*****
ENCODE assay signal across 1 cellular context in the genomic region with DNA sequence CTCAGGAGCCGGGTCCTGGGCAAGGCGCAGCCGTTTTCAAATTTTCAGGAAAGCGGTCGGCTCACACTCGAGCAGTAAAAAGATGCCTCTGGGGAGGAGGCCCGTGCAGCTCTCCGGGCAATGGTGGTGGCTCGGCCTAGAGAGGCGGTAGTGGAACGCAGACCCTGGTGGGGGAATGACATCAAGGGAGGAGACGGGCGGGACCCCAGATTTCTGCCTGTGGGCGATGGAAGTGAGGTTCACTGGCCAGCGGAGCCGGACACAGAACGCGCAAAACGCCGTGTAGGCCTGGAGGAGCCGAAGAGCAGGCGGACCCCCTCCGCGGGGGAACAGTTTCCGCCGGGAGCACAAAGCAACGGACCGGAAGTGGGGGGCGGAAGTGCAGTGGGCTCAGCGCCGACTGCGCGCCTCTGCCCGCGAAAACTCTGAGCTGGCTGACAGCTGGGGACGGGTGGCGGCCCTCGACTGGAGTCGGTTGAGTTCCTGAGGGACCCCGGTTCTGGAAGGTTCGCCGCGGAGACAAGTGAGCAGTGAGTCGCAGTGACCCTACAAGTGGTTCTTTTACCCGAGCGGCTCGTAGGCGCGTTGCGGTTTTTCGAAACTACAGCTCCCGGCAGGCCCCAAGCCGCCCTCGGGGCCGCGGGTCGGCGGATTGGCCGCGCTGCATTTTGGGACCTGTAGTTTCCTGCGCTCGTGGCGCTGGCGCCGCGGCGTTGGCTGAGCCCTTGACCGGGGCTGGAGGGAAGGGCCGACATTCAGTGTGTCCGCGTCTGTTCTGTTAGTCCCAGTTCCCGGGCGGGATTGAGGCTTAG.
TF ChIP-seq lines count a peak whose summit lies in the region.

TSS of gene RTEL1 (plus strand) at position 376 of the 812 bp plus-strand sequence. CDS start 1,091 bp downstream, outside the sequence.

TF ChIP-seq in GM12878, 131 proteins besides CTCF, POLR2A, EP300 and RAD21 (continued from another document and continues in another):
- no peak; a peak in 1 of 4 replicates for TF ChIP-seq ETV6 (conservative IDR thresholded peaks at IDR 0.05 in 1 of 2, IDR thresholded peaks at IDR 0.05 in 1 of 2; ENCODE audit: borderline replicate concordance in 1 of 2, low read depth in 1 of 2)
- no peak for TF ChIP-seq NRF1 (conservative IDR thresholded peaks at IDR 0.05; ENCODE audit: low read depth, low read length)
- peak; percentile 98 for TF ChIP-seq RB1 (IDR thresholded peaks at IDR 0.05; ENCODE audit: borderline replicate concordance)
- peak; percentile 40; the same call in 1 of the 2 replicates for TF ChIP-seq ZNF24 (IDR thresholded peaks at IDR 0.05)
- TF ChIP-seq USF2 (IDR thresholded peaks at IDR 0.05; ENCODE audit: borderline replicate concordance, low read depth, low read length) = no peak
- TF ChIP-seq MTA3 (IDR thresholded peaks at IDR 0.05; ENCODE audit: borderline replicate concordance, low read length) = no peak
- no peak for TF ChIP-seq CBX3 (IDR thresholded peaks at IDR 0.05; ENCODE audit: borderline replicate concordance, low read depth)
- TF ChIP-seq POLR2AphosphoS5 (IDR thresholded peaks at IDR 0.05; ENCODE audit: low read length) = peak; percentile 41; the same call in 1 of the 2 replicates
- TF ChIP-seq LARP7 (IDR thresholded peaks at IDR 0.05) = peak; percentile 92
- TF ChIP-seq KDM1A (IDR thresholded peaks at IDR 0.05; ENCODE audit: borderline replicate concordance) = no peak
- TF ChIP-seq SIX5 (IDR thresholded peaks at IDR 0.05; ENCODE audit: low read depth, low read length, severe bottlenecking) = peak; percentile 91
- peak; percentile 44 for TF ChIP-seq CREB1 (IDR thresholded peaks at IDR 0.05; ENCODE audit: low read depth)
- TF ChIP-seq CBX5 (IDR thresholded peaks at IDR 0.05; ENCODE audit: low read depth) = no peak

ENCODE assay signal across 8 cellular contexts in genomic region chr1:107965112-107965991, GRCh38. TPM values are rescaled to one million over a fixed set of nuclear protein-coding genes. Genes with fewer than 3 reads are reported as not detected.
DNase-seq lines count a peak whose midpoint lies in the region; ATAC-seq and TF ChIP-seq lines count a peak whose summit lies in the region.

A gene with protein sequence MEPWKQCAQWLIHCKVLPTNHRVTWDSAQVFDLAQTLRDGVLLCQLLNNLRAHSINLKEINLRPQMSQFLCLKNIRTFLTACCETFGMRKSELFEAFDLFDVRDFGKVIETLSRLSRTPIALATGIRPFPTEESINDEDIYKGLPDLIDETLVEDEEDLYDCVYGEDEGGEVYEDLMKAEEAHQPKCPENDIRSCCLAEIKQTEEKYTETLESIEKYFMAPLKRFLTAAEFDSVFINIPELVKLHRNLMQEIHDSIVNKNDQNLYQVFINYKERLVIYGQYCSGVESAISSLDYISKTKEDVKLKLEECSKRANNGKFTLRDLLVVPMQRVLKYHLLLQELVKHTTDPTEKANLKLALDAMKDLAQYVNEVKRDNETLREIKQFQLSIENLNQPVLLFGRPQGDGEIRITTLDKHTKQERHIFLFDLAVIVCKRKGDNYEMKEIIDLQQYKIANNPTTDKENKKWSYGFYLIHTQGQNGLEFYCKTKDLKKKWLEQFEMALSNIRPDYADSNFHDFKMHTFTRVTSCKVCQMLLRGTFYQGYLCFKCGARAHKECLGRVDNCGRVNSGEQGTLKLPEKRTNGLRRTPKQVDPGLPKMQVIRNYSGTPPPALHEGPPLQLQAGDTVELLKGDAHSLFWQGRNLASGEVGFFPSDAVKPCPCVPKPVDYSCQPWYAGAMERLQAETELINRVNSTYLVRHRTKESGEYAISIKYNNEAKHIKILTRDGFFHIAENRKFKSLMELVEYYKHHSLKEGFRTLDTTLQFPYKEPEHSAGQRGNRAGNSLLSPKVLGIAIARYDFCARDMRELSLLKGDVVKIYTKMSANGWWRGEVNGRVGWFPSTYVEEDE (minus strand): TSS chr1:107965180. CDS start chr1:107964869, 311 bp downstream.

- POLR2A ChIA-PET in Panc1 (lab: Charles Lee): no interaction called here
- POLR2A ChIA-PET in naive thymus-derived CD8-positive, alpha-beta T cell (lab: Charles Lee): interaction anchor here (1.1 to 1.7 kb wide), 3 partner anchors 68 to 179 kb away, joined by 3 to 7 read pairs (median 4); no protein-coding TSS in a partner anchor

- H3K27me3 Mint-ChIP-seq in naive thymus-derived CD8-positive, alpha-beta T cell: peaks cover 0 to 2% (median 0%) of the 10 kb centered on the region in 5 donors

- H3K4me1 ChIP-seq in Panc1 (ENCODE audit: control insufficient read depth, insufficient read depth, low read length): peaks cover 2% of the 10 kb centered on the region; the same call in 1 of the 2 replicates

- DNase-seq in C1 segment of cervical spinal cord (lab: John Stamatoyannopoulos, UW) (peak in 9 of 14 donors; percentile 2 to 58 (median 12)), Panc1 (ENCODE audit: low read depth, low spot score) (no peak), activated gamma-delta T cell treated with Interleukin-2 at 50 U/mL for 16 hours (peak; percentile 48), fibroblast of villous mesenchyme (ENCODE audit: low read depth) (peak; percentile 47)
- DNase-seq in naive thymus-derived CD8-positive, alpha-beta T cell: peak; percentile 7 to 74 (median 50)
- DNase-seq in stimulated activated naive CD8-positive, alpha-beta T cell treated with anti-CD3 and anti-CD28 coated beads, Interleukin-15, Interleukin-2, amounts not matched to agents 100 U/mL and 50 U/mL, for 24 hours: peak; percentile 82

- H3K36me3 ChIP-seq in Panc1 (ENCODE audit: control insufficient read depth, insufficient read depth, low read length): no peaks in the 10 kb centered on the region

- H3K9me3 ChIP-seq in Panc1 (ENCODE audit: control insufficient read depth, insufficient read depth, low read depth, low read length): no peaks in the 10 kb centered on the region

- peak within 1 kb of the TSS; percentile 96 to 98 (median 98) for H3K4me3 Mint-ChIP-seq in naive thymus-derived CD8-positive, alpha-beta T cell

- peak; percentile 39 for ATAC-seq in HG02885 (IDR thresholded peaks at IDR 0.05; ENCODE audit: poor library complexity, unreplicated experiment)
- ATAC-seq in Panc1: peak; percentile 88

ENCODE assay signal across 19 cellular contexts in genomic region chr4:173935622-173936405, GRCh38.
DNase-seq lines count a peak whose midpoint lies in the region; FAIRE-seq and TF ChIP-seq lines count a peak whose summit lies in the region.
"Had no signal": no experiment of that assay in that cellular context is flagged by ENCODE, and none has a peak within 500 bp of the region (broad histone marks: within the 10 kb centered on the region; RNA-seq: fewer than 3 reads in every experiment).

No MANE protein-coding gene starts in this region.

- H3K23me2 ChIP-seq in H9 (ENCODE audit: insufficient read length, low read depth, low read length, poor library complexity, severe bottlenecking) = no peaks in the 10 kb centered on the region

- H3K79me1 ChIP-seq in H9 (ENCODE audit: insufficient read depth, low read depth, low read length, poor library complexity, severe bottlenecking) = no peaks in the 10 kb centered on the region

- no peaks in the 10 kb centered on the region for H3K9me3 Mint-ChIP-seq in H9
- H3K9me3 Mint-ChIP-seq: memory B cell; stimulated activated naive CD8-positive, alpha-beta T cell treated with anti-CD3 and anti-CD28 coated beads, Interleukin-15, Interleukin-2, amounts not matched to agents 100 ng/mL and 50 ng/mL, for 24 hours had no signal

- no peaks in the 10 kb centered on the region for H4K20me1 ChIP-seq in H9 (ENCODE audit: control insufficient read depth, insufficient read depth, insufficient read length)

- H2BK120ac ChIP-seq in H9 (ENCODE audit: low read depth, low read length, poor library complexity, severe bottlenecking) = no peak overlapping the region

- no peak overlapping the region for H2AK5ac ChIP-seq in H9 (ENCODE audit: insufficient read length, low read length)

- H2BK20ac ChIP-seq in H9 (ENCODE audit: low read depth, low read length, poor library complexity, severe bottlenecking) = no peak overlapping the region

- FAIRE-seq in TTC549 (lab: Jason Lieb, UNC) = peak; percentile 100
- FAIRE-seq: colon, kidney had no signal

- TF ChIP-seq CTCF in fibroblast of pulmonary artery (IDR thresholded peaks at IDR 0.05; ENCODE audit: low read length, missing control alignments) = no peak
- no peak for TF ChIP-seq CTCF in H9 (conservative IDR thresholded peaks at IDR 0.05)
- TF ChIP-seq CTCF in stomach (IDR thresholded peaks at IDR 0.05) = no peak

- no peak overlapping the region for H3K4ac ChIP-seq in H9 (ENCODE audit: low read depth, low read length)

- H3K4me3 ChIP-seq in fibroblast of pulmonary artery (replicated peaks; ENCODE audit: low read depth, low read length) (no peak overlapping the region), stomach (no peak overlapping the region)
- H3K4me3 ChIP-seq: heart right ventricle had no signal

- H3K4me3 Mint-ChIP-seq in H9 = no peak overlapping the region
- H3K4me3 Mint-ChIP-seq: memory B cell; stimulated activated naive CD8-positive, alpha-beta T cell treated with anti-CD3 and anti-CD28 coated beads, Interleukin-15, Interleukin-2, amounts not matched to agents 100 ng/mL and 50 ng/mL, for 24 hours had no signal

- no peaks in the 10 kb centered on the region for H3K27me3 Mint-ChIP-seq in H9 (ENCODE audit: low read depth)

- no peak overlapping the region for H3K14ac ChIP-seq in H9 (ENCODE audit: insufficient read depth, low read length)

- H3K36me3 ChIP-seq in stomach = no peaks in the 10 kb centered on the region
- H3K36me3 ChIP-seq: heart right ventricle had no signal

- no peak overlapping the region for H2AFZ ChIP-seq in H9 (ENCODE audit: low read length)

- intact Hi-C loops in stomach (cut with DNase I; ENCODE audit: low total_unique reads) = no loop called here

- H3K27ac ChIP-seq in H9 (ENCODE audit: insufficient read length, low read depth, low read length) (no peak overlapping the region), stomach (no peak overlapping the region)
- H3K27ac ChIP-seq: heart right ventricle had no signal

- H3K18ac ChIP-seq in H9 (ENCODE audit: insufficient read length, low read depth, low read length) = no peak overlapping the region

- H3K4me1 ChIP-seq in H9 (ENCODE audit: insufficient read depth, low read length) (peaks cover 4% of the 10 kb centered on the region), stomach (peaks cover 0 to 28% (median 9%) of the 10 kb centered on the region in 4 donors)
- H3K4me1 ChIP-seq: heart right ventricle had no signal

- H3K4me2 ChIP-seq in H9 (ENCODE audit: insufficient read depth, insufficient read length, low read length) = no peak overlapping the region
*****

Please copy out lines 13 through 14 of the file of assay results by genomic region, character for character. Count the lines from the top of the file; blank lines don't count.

- TF ChIP-seq LARP7 (IDR thresholded peaks at IDR 0.05) = peak; percentile 92
- TF ChIP-seq KDM1A (IDR thresholded peaks at IDR 0.05; ENCODE audit: borderline replicate concordance) = no peak